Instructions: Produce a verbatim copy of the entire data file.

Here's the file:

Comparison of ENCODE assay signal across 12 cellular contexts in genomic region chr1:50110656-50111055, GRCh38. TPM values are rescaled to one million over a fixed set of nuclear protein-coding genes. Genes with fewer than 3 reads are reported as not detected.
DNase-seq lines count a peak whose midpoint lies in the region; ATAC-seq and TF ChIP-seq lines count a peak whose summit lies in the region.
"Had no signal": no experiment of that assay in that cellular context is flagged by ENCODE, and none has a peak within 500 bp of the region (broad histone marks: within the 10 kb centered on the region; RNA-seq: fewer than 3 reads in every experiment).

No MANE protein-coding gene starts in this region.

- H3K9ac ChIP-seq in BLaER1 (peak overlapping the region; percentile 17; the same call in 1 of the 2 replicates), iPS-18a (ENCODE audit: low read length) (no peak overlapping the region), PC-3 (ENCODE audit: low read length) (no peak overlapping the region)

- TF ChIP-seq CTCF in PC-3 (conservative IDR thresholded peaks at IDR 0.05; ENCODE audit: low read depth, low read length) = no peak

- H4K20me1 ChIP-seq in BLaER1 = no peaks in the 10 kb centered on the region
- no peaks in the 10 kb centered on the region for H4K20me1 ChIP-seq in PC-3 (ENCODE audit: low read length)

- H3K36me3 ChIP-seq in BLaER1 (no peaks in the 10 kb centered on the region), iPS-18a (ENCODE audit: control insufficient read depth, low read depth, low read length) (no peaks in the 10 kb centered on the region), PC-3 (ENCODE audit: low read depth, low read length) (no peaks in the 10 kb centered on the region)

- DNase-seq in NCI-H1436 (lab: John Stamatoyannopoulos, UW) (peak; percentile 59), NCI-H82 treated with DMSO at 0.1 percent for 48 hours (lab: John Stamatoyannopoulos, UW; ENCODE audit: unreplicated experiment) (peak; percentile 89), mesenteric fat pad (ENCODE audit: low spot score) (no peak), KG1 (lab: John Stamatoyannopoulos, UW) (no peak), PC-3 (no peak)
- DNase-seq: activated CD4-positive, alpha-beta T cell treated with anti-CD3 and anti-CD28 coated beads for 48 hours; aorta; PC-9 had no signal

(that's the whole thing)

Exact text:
Comparison of ENCODE assay signal across 12 cellular contexts in genomic region chr1:50110656-50111055, GRCh38. TPM values are rescaled to one million over a fixed set of nuclear protein-coding genes. Genes with fewer than 3 reads are reported as not detected.
DNase-seq lines count a peak whose midpoint lies in the region; ATAC-seq and TF ChIP-seq lines count a peak whose summit lies in the region.
"Had no signal": no experiment of that assay in that cellular context is flagged by ENCODE, and none has a peak within 500 bp of the region (broad histone marks: within the 10 kb centered on the region; RNA-seq: fewer than 3 reads in every experiment).

No MANE protein-coding gene starts in this region.

- H3K9ac ChIP-seq in BLaER1 (peak overlapping the region; percentile 17; the same call in 1 of the 2 replicates), iPS-18a (ENCODE audit: low read length) (no peak overlapping the region), PC-3 (ENCODE audit: low read length) (no peak overlapping the region)

- TF ChIP-seq CTCF in PC-3 (conservative IDR thresholded peaks at IDR 0.05; ENCODE audit: low read depth, low read length) = no peak

- H4K20me1 ChIP-seq in BLaER1 = no peaks in the 10 kb centered on the region
- no peaks in the 10 kb centered on the region for H4K20me1 ChIP-seq in PC-3 (ENCODE audit: low read length)

- H3K36me3 ChIP-seq in BLaER1 (no peaks in the 10 kb centered on the region), iPS-18a (ENCODE audit: control insufficient read depth, low read depth, low read length) (no peaks in the 10 kb centered on the region), PC-3 (ENCODE audit: low read depth, low read length) (no peaks in the 10 kb centered on the region)

- DNase-seq in NCI-H1436 (lab: John Stamatoyannopoulos, UW) (peak; percentile 59), NCI-H82 treated with DMSO at 0.1 percent for 48 hours (lab: John Stamatoyannopoulos, UW; ENCODE audit: unreplicated experiment) (peak; percentile 89), mesenteric fat pad (ENCODE audit: low spot score) (no peak), KG1 (lab: John Stamatoyannopoulos, UW) (no peak), PC-3 (no peak)
- DNase-seq: activated CD4-positive, alpha-beta T cell treated with anti-CD3 and anti-CD28 coated beads for 48 hours; aorta; PC-9 had no signal